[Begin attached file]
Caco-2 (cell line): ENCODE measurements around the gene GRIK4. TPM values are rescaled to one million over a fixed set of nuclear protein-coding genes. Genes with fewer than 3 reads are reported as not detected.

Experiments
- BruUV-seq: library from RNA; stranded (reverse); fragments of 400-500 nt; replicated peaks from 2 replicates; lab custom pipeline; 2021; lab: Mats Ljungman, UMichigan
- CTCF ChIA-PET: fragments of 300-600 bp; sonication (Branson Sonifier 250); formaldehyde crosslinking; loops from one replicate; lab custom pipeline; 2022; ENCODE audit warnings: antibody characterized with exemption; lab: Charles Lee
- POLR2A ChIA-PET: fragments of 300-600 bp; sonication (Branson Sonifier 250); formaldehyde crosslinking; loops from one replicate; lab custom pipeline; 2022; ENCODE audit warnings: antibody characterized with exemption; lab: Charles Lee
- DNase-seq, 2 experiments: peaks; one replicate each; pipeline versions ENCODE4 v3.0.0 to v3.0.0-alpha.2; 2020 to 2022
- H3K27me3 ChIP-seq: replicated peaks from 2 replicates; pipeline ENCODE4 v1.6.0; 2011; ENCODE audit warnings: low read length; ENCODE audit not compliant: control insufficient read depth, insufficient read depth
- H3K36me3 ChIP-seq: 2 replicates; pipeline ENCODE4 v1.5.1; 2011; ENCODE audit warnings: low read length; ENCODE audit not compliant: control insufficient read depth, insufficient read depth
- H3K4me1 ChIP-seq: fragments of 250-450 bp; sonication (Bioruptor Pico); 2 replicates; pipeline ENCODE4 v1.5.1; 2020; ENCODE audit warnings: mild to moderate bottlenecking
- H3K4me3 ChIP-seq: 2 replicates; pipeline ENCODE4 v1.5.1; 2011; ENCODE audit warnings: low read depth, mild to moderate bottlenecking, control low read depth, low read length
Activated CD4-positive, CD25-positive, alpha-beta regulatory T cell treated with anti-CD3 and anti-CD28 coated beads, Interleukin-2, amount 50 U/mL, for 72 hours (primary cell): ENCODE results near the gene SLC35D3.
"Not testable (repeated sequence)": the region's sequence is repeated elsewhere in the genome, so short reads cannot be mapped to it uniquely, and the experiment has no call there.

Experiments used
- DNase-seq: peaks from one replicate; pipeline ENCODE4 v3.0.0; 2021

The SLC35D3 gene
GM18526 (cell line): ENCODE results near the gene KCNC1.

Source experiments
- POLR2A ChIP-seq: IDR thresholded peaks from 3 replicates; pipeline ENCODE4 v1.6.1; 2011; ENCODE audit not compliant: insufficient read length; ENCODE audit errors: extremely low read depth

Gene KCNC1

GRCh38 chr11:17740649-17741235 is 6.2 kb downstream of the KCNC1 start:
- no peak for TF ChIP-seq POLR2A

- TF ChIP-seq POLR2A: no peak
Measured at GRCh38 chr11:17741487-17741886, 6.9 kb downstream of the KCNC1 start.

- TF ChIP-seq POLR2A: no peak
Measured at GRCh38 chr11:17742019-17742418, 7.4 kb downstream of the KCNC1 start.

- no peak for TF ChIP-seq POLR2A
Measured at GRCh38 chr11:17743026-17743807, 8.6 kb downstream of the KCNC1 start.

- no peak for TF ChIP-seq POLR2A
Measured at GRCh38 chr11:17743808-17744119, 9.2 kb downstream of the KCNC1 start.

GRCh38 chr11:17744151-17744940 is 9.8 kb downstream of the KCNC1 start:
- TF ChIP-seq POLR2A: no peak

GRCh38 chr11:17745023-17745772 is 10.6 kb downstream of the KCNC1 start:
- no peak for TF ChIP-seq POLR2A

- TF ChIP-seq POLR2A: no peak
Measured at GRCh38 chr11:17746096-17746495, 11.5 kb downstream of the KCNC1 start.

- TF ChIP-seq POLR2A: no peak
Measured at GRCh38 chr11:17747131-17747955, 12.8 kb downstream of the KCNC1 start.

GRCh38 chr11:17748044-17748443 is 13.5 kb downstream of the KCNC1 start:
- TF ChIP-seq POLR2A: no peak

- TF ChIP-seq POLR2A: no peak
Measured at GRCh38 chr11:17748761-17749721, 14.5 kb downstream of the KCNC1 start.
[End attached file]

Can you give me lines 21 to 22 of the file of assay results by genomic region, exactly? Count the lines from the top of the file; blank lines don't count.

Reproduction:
- no peak for TF ChIP-seq POLR2A

- TF ChIP-seq POLR2A: no peak